New PM to make Japan assertive

Japan's new prime minister has pledged to make his country a decisive force on the international stage, while restoring values of hard work and patriotism at home.

    Abe is keen on revising Japan's pacifist constitution

    Shinzo Abe, who is Japan's first leader born after the second world war, set out a vision of "beautiful country" that can distance itself from post-war guilt that conservatives claim has deprived Japan of its history and culture.

    "Our country, Japan, is a country endowed with a long history, culture, tradition and beautiful natural environment of which we can be proud before the world," Abe told parliament in his first policy speech since becoming prime minister on Tuesday.

    Abe pledged to move ahead with revising the Japan's pacifist constitution and exploring a collective defence system with close ally the United States.

    "I believe it's entirely possible to create a country brimming with attractiveness and vigour, while maintaining the noble virtues of the Japanese people," he said. "I aim for a country that is trusted, revered and loved by the world and asserts its leadership'.


    Abe's Liberal Democratic Party has long campaigned to replace the constitution, which was drafted by US forces after the war, to revise phrases that ban maintaining a military for warfare.

    "I will immediately engage in a revival of education to create citizens who treasure their families, their regions, their country, and life itself"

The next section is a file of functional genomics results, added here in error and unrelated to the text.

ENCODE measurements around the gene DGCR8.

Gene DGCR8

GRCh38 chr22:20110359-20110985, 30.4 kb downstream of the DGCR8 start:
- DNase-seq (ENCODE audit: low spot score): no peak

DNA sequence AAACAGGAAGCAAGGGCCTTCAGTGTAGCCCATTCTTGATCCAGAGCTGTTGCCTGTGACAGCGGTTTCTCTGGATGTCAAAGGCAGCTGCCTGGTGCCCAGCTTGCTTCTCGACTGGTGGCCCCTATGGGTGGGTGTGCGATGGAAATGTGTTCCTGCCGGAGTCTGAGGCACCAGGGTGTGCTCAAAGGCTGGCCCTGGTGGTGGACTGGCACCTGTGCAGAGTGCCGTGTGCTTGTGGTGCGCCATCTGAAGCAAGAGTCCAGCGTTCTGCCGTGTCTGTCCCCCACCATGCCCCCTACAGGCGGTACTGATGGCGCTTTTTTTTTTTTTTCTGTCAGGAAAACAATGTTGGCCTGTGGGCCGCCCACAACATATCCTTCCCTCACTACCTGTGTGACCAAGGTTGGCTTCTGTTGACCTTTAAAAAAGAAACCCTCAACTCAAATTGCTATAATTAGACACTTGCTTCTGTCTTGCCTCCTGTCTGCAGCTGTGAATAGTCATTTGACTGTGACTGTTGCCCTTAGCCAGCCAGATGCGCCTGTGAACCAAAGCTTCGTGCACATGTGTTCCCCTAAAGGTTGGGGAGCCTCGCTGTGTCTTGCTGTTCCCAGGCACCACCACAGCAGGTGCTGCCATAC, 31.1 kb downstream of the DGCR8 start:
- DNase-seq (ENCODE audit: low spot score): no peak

Shinzo Abe,

    Japan's prime minister

    He also promised to foster patriotism in the nation's classrooms.

    "I will immediately engage in a revival of education to create citizens who treasure their families, their regions, their country, and life itself," Abe said.

    Abe said he wanted to build trust with China and South Korea who had been angered by his predecessor's visits to the controversial Yasukuni war shrine.
    Important neighbours

    "China and South Korea are important neighbours," he said. "Strengthening trust with the two is key for the Asian region and for the international community, and it is important for all sides to work to have honest, future-oriented discussions."
    Abe has already agreed with Roh Moo-hyun, the South Korean president, that they should meet soon, and Kyodo news agency reported on Friday that the preparations were under way for him to visit Seoul in early October.
    There is also speculation that he might meet Hu Jintao, the Chinese president, either at an Asia-Pacific leaders' gathering in Hanoi in November, or maybe even before.

    Abe - who has taken a 30 per cent pay cut to demonstrate his commitment to trimming the budget - has a public approval rating of up to 71 per cent in newspaper polls published before the speech.

    SOURCE: Agencies


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